Single Tale with Great Title Seeks Journal for Companionship… Maybe More


There she is, your willowy story. You’ve put her through her paces and now her muscles are well-defined. She’s sleek, shiny and beautiful and she’s looking for someone wise and understanding to give her a home.

No, it’s not internet dating. It’s marketing.


I hate marketing.


It’s not quite on a par with blind dating, but it’s not too far behind.


You spend weeks, months on a story. You’re proud of it and you want others to read and like it. So you send it off somewhere you think will understand what you’re going for. You’re sure they’ll appreciate your word-smithery and insight into the human condition. And what happens? It comes back. Ricochets back, sometimes, as if the editors couldn’t bear to sully their desks a moment longer with your prose.


Since I hate marketing so much, I’ve come up with a few tools and techniques to kill the pain as much as possible. Here are my magnificent seven suggestions.


You’re on your own with the dating stuff.


1. DON’T GO LOOKING FOR LOVE IN ALL THE WRONG PLACES. If you’re shy, dress like Laura Ingalls Wilder, and can’t dance, you probably won’t have much luck finding a date in a very trendy nightclub. I’m sure you know this. Yet it’s amazing how many writers, talented and dedicated people, have no clue how to find love for their fiction.  They’ll send a literary tale to a science fiction journal or a violent thriller to a woman’s magazine.  Can the miraculous happen and the wrong market love the right story? Sure. And your 60-year old maiden aunt might be just right for your 25-year old tattooed, heavy metal fan neighbour. But it’s a very long shot. Why make it hard for yourself? With just a little forethought and planning, you can find true love. Well, for your story, anyway.

2. BE TRUE TO YOURSELF. Understand what you’re writing. If you write genre stories, you should—duh!—know what your genre is. There’s a difference between traditional fantasy and urban fantasy, for instance, and some journals will take one but not the other. Likewise, there are sub-categories for literary fiction. Some markets will accept a bildungsroman tale but reject an allegory. If you don’t know what you’ve got how can you know where it will fit?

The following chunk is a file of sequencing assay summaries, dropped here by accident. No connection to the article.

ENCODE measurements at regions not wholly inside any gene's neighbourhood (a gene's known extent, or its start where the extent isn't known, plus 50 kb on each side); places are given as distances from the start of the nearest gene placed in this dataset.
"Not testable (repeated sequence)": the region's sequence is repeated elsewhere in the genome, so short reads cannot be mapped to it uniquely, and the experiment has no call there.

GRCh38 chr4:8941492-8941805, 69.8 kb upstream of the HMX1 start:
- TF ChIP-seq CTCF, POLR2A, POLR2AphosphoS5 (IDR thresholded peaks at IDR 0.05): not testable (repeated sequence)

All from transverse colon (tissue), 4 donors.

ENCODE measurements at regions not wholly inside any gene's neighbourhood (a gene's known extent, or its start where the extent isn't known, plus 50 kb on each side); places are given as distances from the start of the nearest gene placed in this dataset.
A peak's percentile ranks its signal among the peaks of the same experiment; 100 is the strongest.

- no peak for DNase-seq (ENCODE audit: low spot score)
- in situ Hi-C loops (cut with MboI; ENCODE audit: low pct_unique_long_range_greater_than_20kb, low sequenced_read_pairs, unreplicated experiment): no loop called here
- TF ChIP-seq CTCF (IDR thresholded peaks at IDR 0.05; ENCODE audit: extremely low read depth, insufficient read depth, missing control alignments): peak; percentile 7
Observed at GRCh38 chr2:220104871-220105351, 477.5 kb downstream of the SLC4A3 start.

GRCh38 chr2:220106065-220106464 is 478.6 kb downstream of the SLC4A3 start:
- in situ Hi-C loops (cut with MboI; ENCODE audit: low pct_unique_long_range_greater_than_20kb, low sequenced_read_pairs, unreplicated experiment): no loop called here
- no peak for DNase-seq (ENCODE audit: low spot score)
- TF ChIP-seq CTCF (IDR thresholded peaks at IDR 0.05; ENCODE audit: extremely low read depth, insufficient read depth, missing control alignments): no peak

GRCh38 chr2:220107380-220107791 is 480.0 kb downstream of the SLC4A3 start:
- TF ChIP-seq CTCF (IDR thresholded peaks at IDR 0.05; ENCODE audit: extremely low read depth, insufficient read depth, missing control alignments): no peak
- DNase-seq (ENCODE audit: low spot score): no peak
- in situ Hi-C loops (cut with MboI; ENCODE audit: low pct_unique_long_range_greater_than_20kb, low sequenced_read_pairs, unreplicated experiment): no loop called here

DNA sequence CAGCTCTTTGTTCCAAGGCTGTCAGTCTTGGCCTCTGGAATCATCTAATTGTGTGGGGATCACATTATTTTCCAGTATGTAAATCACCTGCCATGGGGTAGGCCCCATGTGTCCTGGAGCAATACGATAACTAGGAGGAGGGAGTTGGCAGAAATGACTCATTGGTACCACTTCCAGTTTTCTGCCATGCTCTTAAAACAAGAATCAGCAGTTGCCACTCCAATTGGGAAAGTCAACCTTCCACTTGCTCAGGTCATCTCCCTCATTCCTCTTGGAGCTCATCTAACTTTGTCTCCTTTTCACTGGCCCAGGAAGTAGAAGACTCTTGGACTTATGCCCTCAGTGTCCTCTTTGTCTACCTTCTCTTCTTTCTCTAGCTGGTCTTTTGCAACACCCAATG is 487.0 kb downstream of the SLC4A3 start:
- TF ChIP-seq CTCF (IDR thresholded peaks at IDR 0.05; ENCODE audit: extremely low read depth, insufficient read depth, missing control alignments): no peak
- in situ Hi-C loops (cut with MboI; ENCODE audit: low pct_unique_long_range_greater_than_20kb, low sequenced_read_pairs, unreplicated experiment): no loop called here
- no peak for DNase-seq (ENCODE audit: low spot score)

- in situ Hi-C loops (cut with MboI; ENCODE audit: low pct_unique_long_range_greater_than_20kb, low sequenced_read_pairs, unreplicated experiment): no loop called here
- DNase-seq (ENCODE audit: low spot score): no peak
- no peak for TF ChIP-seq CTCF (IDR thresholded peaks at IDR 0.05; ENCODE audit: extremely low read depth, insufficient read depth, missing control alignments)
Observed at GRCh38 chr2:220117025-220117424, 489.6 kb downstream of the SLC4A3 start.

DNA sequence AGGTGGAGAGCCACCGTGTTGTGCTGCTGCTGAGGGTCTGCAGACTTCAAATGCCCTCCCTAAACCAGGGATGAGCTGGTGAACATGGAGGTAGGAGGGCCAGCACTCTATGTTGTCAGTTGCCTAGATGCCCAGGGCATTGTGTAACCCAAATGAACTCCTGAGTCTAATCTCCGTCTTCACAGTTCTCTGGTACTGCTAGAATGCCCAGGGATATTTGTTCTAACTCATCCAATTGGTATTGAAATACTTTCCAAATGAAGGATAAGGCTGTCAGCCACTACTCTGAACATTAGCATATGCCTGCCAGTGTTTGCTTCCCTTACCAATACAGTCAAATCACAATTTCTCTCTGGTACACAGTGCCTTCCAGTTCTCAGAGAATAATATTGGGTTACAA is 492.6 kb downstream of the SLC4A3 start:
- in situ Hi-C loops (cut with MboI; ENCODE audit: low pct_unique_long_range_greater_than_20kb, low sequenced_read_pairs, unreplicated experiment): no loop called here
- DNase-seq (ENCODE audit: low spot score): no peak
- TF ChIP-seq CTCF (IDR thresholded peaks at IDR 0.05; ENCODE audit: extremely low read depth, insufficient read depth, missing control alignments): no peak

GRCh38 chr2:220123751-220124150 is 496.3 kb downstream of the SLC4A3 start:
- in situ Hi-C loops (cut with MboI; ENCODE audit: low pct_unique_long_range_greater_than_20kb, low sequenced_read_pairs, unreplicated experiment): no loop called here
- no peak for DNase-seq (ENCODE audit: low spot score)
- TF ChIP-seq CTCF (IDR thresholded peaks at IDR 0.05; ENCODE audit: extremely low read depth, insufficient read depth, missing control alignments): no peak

1.  ANALYSIS ISN’T JUST FOR NEUROTICS. Once you’ve figured out the type of stories you’re writing, you can start to think about the markets that might work for them. Start with the journals you read regularly. (No, you didn’t really just say you never read journals…  How else can you know where to send your work? It would be like trying to paint a portrait when you’ve been blind since birth. You have to know the market. You have to know what your peers are doing. Go. Get thee to a bookshop and pick up The Stinging Fly, or The Moth, or The Paris Review. We’ll wait.)




Back?  Right, here’s how you analyse a publication:

Read at least three issues of the journal you think your work might fit into. At the least, read as many short stories from that journal as you can. Now try to identify some patterns. How many of the stories are in the first person? How many in the present tense? Do the stories tend to be plot- or character-drive? Who are the characters? Are they generally male? Under forty? Or more diverse? How many characters are there on average in each story? What is the tone of the stories? Are they generally optimistic or gloomy? Is there much humour? Is the language rich or straight forward? What are the endings like? Upbeat? Containing a eureka moment?

Now you’ve answered all these questions, you can move on to more mundane matters, most of which can be gleaned from the journal’s web page. For instance, what is the journal’s preferred word count? How do they accept submissions (post, e-mail, via an e-submission form)? Do they have a particular format they prefer in terms of fonts, paragraphing, etc.? Is there a fee for submissions? Do they only read manuscripts during certain periods of the year?  What’s the name of the editor? How do they spell it?